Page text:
3689676661?profile=originalWritten by Ryan Beall and Chaz Henderson:


The flight data was logged on the micro sd card which was plugged into the front of the Pixhawk autopilot.  The Pixhawk is capable of logging various levels of data, but because the sd card used was 4gb, the default (all data logged) was chosen.  It was also set in the logging settings to only log when the autopilot is ‘armed.’  Only logging when armed helps cut down on useless data. 

The log .bin files can be pulled wirelessly through the ground station or pulled directly off the sd card using a sd card reader.  We used an sd card reader because it is drastically faster.  These files were then converted to .mat files using APM Planner.  These .mat files were then individually loaded into matlab for data shaping and analysis.

Data Shaping:

The Data was shaped using two triggers.  The first trigger was the channel 7 servo command to release from Arcturus.  The second trigger is the spike in acceleration sensed when the aircraft impacts the ground.  

Flight Path Analysis:

The matlab script was also used to illustrate the flight path and basic attitude hold performance.  Some of these example results can be seen below: 



The above is a great illustration of the expected glide performance of this aircraft at its current wing loading.  Above you can see that the mean sink rate is 995 ft/min, which equated to a mean glide ratio of 2.37:1.


Attitude Hold Analysis:

The below is a segment of the roll attitude hold performance during the orbit over the airfield.  The error tracking performance could be greatly improved with more tuning flights.  A comparison to the gains achieved using the auto tuning algorithm (used on this flight) versus the predicted gains from the model derived at the end of this paper will be an interesting follow on study.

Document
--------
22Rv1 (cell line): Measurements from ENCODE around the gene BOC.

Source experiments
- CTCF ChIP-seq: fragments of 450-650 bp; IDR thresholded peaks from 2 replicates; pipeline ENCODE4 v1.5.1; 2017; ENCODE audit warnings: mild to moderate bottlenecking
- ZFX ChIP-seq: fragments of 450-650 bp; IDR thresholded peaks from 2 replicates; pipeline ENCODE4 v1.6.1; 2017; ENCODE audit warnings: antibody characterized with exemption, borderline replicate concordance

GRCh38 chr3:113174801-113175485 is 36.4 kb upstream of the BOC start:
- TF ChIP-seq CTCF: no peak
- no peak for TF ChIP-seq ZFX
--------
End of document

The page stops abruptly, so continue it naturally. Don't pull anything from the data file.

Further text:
It is clear that the roll attitude hold PID loop is working, but it is evident that with large perturbations in roll attitude, that the PIDs are underperforming and has room for tuning/improvement.

Results and Conclusions

The main focus of this study was to ultimately create a flight dynamics models from recorded flight data.  The flight profile analysis above demonstrated that our autonomous flight profile would be adequate for use in estimating this flight model using system identification tools.  As this was a proof of concept and the short amount of time between our range date and deliverable due date, only the roll axis was chosen first for system identification.  A full aircraft model will be developed next quarter.


The roll rate response versus the roll command was analyzed using a SISO matlab method.  The determined model for roll was the following:


The roll rate of this aircraft is "extreme"!  The dual rates and exponential have to be heavily utilized to manually fly this aircraft safely.  This fast response is also manifested in the model above.

The roll command pwm recorded from the flight was put back into the above model and compared to the actual roll rate achieved by the aircraft and can be seen below:


As seen above, the model mapped to reality really well.  There is some noise due to natural unstable air disturbances, but the overall performance of this model is respectable.  More tuning of the PIDs and test flights profiles specifically written for System Identification should help present a more robust model.  We recommend that the follow on study consist of more PID tuning with a more methodical input/output study using frequency sweeps on inputs to help get a more complete model.  It should be noted that this was achieved in three months spread over 6 two-minute flights during a one-day range evolution.  Producing this low fidelity model with this limited amount of time and data was a difficult accomplishment.  But with more time/flights in the following quarter, significant strides on this project are anticipated.


Drop Analysis:

 The following are matlab generated Google earth profiles of the recorded telemetry.  It should be noted that the under side of the wings are blue and the top side of the wings are red in the following illustrations.



Overall this was a successful quick example of how an aircraft can be cheaply prototyped quickly and how one could do a system identification of an airframe with the data provided from log files.  This project will probably evolve into an auto-tuning solution for PIDs of sorts but we will see what the next 3 months produces.

Fly Safe, Fly Fast


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  • This is amazing stuff. Identifying the system might evolve in automated pid tuning at some point. 

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